Canadian Sport Film Festival 2017: Our Review of ‘Keepers Of The Game’

Canadian Sport Film Festival 2017: Our Review of ‘Keepers Of The Game’

It’s about more then what happens on the field…

Keepers Of The Game is a rote but emotionally satisfying tale about the evolution of the sport of Lacrosse inside the Native populations and how young all-Native girls Lacrosse team broke with tradition in a sport that has historically been for men.

Lacrosse has historically been the sport of men amongst the Native populations for generations.  But when an aboriginal girls’ lacrosse team is formed at nearby Salmon River High School in Fort Covington, New York, traditions get challenged and team faces ambivalence in their own community that wants to preserve its traditional ways, the girls must prove that the game of lacrosse is their rightful inheritance. For these young women it’s about more than just a championship as they struggle to give the next generation of Mohawk woman a place in a game they need to survive while also honouring their people’s tradition in an ever changing world.

While it unfolds in a fairly rote fashion, the tale of these young women and their fight to not only adopt something that is part of their community but also to use in a way that empowers them is a story that deserves to be told.  Director Judd Erlich hits all the right notes as he is full embedded with these girls and this team for a make or break season.  While giving the team the right amount of play as subjects he also gets to dive pretty deep into the cultural issues that surround the game in the Native communities and the delicate balance of their culture and beliefs with the outside world.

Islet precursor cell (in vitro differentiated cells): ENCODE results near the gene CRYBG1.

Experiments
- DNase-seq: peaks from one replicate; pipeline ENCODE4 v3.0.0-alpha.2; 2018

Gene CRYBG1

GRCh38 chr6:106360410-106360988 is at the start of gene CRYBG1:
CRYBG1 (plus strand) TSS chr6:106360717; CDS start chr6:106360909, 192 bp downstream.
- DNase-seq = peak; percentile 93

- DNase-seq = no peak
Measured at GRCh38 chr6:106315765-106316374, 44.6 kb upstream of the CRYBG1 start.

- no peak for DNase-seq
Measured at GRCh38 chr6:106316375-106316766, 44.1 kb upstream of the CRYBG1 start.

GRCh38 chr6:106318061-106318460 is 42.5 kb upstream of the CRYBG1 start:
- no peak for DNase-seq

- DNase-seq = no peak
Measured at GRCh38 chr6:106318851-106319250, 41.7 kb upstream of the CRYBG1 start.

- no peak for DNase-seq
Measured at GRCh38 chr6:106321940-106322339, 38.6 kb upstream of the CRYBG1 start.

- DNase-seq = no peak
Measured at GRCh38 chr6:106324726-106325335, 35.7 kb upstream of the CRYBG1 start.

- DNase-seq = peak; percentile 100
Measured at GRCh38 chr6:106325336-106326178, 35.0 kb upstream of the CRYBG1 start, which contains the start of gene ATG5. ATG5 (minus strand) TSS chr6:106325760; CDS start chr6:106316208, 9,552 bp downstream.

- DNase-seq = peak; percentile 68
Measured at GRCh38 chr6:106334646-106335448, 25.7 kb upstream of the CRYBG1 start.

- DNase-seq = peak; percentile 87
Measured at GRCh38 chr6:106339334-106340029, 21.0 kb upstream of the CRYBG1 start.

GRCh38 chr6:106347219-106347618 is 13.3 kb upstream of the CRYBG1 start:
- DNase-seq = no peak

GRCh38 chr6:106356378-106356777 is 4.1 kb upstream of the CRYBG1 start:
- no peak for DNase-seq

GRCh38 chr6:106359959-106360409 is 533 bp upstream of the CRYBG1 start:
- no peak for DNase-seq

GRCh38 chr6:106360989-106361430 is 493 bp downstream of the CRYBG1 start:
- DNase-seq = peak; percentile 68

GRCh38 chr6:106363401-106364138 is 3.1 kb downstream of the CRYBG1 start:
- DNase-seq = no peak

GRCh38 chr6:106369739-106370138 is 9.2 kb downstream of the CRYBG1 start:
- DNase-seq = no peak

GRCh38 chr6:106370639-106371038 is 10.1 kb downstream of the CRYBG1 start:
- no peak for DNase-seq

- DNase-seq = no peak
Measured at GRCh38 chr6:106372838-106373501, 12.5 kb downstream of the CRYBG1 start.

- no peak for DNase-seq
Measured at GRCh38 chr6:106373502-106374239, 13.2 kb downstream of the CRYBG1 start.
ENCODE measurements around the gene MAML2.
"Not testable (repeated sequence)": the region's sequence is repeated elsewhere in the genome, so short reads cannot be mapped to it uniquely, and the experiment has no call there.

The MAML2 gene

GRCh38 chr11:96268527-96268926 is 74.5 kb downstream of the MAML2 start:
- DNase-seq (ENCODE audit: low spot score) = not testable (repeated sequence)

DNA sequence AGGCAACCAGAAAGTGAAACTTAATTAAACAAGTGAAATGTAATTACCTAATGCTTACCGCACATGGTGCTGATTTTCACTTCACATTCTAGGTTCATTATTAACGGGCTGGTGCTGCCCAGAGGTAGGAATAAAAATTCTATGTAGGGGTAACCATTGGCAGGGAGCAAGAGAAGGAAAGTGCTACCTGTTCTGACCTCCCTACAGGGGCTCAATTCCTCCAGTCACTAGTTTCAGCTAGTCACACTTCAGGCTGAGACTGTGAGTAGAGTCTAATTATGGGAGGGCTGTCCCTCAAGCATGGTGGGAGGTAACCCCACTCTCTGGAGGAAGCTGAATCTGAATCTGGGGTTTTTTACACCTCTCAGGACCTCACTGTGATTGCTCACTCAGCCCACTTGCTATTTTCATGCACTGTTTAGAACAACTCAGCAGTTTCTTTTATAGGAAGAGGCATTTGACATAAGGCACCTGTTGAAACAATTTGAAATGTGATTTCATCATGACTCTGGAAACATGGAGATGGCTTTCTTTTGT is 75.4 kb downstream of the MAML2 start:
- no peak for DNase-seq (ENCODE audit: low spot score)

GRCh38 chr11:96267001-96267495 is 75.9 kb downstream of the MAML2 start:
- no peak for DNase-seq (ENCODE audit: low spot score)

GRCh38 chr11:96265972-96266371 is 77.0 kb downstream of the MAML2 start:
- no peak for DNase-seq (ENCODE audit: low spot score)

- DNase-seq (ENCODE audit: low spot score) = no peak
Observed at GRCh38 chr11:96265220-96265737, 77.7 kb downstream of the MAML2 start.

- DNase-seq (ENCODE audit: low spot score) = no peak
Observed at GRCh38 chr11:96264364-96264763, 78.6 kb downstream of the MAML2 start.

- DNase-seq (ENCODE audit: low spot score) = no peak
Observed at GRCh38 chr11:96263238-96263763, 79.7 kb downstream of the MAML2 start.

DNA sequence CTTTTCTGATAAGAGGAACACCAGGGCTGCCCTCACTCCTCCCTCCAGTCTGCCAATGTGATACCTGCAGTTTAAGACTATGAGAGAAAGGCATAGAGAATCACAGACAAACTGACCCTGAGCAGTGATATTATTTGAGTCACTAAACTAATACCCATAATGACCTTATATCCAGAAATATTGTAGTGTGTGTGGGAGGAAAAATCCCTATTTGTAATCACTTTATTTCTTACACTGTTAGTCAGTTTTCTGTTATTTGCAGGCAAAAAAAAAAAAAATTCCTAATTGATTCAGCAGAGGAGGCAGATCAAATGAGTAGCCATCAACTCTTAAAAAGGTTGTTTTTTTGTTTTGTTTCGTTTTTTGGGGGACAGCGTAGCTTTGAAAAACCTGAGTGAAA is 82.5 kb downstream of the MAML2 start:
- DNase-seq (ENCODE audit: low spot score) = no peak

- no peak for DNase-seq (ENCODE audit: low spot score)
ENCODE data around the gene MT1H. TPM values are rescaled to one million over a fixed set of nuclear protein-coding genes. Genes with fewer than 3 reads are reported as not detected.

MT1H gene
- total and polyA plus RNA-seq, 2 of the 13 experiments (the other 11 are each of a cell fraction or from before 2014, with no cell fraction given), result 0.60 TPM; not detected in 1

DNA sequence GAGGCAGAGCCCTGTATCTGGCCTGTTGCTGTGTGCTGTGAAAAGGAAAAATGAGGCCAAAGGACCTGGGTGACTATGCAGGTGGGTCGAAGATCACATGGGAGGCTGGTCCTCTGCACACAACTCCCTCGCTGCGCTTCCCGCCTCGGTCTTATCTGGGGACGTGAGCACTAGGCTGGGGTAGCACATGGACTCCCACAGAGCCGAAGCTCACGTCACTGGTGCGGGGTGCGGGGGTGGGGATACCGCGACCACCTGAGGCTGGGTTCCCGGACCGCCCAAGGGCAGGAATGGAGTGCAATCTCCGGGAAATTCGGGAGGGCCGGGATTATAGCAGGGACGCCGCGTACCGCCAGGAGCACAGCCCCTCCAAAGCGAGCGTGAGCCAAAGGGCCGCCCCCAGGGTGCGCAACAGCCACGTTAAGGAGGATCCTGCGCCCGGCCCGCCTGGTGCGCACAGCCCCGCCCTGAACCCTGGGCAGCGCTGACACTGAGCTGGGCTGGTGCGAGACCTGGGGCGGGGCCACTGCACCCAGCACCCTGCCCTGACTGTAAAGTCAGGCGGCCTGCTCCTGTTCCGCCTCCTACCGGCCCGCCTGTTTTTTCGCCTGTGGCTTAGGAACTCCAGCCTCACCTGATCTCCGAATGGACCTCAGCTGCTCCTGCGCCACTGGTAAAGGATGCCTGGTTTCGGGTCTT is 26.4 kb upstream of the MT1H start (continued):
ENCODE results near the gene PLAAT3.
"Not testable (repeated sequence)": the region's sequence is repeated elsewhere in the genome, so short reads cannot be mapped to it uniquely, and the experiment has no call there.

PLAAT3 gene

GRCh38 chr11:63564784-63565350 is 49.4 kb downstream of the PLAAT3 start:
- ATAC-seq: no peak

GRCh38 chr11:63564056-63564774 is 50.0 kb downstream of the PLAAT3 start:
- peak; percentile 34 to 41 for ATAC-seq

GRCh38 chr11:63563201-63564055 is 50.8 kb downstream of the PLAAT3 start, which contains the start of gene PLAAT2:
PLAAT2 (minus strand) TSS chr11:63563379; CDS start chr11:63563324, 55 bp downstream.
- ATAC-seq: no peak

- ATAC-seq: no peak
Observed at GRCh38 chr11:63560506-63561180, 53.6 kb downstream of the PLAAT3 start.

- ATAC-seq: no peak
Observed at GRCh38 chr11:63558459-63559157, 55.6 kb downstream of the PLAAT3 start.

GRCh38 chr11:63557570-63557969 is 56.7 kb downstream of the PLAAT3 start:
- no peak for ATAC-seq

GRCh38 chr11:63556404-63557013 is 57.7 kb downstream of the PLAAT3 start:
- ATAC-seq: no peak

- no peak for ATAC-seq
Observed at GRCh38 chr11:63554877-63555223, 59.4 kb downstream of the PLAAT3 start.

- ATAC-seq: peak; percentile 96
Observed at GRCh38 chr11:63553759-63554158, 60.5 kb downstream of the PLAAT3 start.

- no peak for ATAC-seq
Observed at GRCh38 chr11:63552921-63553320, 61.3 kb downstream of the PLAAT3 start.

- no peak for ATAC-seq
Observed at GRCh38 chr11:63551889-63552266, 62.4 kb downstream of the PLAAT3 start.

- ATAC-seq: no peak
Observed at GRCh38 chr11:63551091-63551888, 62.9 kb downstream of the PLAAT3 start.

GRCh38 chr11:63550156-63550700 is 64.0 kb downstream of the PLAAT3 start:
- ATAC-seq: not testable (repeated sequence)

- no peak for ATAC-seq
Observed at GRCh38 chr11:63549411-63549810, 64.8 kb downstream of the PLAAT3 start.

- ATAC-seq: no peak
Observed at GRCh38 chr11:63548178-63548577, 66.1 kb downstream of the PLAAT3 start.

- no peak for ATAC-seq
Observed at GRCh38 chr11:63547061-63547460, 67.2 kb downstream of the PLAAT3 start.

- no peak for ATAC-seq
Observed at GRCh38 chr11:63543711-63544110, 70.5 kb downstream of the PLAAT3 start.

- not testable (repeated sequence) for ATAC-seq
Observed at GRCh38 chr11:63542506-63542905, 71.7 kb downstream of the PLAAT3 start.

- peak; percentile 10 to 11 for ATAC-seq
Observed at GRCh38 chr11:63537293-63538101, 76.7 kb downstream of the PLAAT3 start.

Ultimately; Keepers Of The Game is a great primer into not only Lacrosse as a game, but why it is so important in the native cultures.

This post was written by
David Voigt is a Toronto based writer with a problem and a passion for the moving image and all things cinema. Having moved from production to the critical side of the aisle for well over 10 years now at outlets like Examiner.com, Criticize This, Dork Shelf (Now That Shelf), to.Night Newspaper he’s been all across his city, the country and the continent in search of all the news and reviews that are fit to print from the world of cinema.
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